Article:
(b3) Data analysis must use mathematical argument and mathematical results as bases for judgment rather than as bases for proof or stamps of validity.
This attitude and focus on data analysis likely influenced the title, “Data Analysis, Including Statistics” of a long chapter in the Handbook of Social Psychology by Fred Mosteller and JWT (Mosteller and Tukey 1968), targeted to applied social science researchers.
To the orthodoxy of mathematical statisticians at the time, more interested in theorem-proving and abstract theory than in understanding data, this might have seemed like Martin Luther’s nailing the “95 Theses” to the door of the Wittenberg Castle church on October 31, 1517. Yet, Tukey, from his previous work, had sufficient gravitas that this call to arms for “data analysis” to become respected as an important goal of “statistics”.
The connection of EDA with the history of data visualization should be noted here. Elsewhere (Friendly and Denis 2001; Friendly 2007; Friendly and Wainer 2021), I have characterized the period ~1900–1950 as the “Modern Dark Ages” of visualization, because the sway of formal, mathematical statistics, and precise parameter estimates from statistical models had supplanted the enthusiasm for graphics in the last half of the 1800s. Pictures were—well, just pictures, however pretty. They were incapable of stating a “fact” or p-value to three or more decimals. Or so it seemed to many statisticians.
I dub the period ~1950–1975 the “Re-birth of Data Visualization,” and Tukey’s 1962 paper was one of the turning points. Graphical methods became a respectable field of inquiry and made data analysis (as distinct from statistics) exciting, or even geeky-sexy. Usefulness for understanding some real phenomenon began to trump mathematical precision as a criterion for judging new methods.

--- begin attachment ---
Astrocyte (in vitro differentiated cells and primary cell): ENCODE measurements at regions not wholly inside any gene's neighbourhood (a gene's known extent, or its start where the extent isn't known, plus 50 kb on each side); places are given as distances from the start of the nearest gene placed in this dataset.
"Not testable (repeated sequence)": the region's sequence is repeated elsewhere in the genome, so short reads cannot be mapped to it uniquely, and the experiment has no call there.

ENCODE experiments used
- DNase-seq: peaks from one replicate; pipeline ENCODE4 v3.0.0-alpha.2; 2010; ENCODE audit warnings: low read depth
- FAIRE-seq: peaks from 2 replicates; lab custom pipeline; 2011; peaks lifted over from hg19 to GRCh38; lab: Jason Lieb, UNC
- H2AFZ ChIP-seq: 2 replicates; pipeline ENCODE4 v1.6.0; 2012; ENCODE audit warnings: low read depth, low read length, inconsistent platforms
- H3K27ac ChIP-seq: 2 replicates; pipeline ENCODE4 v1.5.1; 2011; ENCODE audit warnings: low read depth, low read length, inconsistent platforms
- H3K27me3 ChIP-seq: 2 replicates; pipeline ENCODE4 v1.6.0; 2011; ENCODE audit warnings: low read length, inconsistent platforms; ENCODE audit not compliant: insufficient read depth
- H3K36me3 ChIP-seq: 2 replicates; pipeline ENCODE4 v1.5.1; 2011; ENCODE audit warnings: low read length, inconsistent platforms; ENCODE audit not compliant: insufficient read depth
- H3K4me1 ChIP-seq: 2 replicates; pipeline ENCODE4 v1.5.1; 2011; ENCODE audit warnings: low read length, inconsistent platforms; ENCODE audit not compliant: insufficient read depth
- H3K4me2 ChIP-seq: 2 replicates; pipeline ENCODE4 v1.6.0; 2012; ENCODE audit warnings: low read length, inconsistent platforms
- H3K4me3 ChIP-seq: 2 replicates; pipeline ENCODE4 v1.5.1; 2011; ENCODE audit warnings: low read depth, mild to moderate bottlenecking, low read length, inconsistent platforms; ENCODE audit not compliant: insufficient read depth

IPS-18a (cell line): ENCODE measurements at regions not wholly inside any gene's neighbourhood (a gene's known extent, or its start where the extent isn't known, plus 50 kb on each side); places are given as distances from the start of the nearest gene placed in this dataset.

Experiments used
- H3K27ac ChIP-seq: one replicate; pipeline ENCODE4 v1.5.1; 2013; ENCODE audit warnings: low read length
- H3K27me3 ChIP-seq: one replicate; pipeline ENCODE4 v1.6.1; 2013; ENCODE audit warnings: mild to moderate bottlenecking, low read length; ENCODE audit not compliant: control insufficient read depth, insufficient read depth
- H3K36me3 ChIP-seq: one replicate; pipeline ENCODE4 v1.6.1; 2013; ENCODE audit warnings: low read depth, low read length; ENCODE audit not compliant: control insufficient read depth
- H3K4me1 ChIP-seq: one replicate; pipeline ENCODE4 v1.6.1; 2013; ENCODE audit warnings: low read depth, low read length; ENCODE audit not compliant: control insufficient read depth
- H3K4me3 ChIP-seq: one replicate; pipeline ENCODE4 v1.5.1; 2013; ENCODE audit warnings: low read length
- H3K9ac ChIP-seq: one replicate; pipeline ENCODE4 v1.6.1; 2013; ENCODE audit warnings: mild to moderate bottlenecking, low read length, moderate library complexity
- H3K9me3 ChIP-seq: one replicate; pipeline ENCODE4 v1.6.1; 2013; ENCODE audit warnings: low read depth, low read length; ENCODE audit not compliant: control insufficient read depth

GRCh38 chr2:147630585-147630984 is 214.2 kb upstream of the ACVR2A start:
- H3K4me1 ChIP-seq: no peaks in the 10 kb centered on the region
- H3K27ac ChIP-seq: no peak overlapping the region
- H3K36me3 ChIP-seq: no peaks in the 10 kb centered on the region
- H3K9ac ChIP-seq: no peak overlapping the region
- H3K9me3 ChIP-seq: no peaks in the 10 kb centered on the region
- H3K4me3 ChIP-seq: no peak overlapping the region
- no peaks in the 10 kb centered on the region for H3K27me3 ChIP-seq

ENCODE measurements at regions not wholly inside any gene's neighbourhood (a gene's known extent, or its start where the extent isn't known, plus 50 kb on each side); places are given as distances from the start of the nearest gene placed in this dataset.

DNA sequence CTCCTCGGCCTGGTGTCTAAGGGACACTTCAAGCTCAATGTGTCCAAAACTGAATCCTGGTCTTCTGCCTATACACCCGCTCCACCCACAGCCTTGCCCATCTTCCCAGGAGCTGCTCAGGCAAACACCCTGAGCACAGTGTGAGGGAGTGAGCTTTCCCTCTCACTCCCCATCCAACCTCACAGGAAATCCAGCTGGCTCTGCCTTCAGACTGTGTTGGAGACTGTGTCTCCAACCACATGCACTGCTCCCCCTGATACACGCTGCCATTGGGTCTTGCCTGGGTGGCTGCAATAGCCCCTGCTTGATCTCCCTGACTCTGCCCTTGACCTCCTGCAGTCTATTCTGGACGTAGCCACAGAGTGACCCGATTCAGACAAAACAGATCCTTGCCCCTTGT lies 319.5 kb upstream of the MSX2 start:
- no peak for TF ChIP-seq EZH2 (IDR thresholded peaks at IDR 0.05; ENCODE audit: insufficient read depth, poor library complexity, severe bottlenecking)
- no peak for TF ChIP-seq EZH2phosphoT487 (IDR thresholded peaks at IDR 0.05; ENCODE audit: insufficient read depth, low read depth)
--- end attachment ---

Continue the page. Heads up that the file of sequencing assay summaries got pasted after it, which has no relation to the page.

More recently, the new applied nature of data analysis, was infused with (or colonized by) recognition in computer science that these were interesting topics. Just as the cognitive psychology I learned in the 1970s was re-branded as “Cognitive Science”, a new profession of “Data Science” emerged as a multidisciplinary one, focused on a goal to make sense of increasingly larger stores of “big data”. EDA figures here in practice and teaching, where data cleaning, “tidy” data (Wickham 2014), and exploratory graphics are seen as necessary components of the data analysis process. Peter Huber is less sanguine about the connection :
I am afraid that nowadays the ‘data science’ people seem to be concerned with datasets so massive that they no longer can explore them (and leave that task to blind batch processing).
The EDA Canon
The defining book of EDA is often considered to be “The Orange Book”, aka “EDA77” (Tukey 1977). However, the materials that would form this book were first prepared as three photocopied volumes of the limited preliminary edition (Tukey 1970a, 1970b, 1971) that I’ll also call “EDA71”. The very first version was called “An Introduction to Exploratory Data Analysis” prepared for Tukey’s Statistics 191 course in Fall, 1968.
Students who took Tukey’s EDA courses in 1968–1970 at Princeton were treated to one or two new chapters handed out each week. Although the text was produced on typewriters, Tukey’s typography was a challenge for the Bell Labs typists, and this manuscript edition reflected Tukey’s deep thoughts about how to present his ideas in text. Dave Hoaglin recalls:
In the 1969-1970 academic year I helped JWT teach an undergraduate course at Princeton (Statistics 191) based on chapters from the immediate precursor of the limited preliminary edition.
In 1970-1971 I used the limited preliminary edition (maybe only Volumes 1 and 2) in a graduate course at Harvard. Fred Mosteller probably included some EDA when he taught Statistics 100. As far as I know, he did not use the limited preliminary edition or the orange book. Of course, the 1977 Mosteller and Tukey green book included EDA techniques.